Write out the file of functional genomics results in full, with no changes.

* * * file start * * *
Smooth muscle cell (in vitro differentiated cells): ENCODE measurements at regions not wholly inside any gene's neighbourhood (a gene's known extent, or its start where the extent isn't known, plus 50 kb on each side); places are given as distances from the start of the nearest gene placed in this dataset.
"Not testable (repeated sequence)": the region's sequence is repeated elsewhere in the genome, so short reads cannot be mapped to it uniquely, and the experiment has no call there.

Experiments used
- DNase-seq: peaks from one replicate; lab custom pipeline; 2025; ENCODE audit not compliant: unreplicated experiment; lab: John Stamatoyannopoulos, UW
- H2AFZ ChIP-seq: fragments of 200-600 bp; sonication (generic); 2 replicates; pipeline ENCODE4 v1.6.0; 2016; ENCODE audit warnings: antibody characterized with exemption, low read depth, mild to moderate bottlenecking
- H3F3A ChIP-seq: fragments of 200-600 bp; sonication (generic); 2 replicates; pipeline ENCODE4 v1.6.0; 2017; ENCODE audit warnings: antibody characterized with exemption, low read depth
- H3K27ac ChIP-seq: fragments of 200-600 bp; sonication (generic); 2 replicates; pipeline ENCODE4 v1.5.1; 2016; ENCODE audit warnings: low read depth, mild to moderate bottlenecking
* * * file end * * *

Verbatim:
Smooth muscle cell (in vitro differentiated cells): ENCODE measurements at regions not wholly inside any gene's neighbourhood (a gene's known extent, or its start where the extent isn't known, plus 50 kb on each side); places are given as distances from the start of the nearest gene placed in this dataset.
"Not testable (repeated sequence)": the region's sequence is repeated elsewhere in the genome, so short reads cannot be mapped to it uniquely, and the experiment has no call there.

Experiments used
- DNase-seq: peaks from one replicate; lab custom pipeline; 2025; ENCODE audit not compliant: unreplicated experiment; lab: John Stamatoyannopoulos, UW
- H2AFZ ChIP-seq: fragments of 200-600 bp; sonication (generic); 2 replicates; pipeline ENCODE4 v1.6.0; 2016; ENCODE audit warnings: antibody characterized with exemption, low read depth, mild to moderate bottlenecking
- H3F3A ChIP-seq: fragments of 200-600 bp; sonication (generic); 2 replicates; pipeline ENCODE4 v1.6.0; 2017; ENCODE audit warnings: antibody characterized with exemption, low read depth
- H3K27ac ChIP-seq: fragments of 200-600 bp; sonication (generic); 2 replicates; pipeline ENCODE4 v1.5.1; 2016; ENCODE audit warnings: low read depth, mild to moderate bottlenecking